Radiant Cooling and Greenhouse Gases
While we worry about the almighty dollar and the reduction of our atmosphere into a smog of ozone-depleting global- warming gases, we are ignoring the lessons of the past. Radiant heating and cooling has been around for thousands of years. The Romans used hypocausts in heavy masonry buildings to keep them warm during the winters in northern Europe, and the Turks used stream water run through channels in walls and floors to cool their palaces during the warm summers. A common thread was the use of building mass to act as a thermal storage medium, while using radiant energy for thermal comfort.
Radiant cooling and the use of the building's thermal mass to provide off-peak cooling opportunities have been used with increasing regularity in Europe, mainly due to the much higher energy costs over there. Swiss "Batiso" buildings (Batiso = batiment isotherm, a French term for "constant temperature building") have become more common and the technology better understood over the last ten to fifteen years. Essentially, an exposed concrete slab is used as a radiant cooling device, and hydronic piping is cast into the slab to maintain its temperature. During the day, the slab absorbs the heat gains from the occupied space in the building, and then the slab is "recharged" at night using a fluid cooler (a type of cooling tower). Refrigerant-based water chillers are not usually required to maintain the building at a constant indoor climate during a peak summer design day. The building air system then only needs to supply 100% outdoor air at a rate to satisfy the occupant ventilation requirements. Essentially, the primary indoor temperature control is done with radiation, rather than with an air system.
What Is Radiant Cooling?The best way to experience radiant cooling is to find a large concrete parking garage on a hot summer day. The air temperature could be between 27-30 C (81-86°F), but as you walk into the parking garage you feel cooler. You have removed yourself from the radiant heat source of the sun and found yourself in an area surrounded by large areas of cool concrete. You are now a warm body surrounded by large, cool surfaces, and the concrete is acting as a radiant cooler. Note that the air temperature has not changed significantly. The concrete had been cooled off during the night, and it retains its temperature for hours during the day, just as it retains the heat of the day for some time after sunset.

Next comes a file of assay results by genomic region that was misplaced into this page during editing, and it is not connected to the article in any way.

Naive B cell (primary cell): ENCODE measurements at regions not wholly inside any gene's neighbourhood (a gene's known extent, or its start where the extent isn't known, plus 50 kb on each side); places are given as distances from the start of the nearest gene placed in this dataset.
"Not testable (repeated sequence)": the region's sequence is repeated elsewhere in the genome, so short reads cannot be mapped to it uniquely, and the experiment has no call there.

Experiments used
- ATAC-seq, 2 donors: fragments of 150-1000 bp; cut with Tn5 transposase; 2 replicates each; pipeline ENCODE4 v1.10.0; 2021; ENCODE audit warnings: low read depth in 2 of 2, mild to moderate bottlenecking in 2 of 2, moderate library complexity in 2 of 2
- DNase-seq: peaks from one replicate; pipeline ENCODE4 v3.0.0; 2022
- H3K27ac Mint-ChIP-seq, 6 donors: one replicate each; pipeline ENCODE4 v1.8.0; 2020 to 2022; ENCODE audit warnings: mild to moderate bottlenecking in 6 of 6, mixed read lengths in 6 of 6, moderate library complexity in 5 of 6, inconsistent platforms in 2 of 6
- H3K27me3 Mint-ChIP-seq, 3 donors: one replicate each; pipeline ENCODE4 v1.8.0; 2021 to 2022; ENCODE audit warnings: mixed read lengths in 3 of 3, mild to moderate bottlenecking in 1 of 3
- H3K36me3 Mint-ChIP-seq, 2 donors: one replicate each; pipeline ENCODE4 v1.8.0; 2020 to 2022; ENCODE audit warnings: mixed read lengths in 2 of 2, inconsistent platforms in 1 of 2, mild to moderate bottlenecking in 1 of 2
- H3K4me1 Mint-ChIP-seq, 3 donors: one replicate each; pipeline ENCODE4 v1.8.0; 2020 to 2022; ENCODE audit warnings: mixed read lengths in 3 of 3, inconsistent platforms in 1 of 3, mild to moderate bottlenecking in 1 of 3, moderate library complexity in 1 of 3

To use this natural thermal storage feature in an occupied building, some mechanical engineering is necessary. In addition, a holistic approach to the building design is required to integrate the design of the building envelope with the design of the thermo-active slab. The mechanical engineer must have a detailed knowledge of building envelope and glazing systems, as well as an ability to coordinate the design of hydronic piping into the structural slab of the building. The key to making use of a radiant cooling system is the building envelope. The perimeter solar gains and thermal transmission loads must be reduced to as low as possible to allow the radiant cooling system to operate properly.
Radiant cooling capacity is limited by the cooling surface temperature being just above the dewpoint of the ambient air in the space to be cooled. This means that the minimum effective temperature of the radiant cooling surface in most building applications is around 16 C (61°F) to avoid the forming of condensation. The total cooling capacity of a radiant surface at that temperature is around 80 watts/sq-m (25 btu/hr/sq-ft). The corollary of that is that the building interior heat gains should be kept below 80 watts/sq-m (25 btu/hr/sq-ft) for the radiant cooling system to be effective. That's where the high performance building envelope comes into play.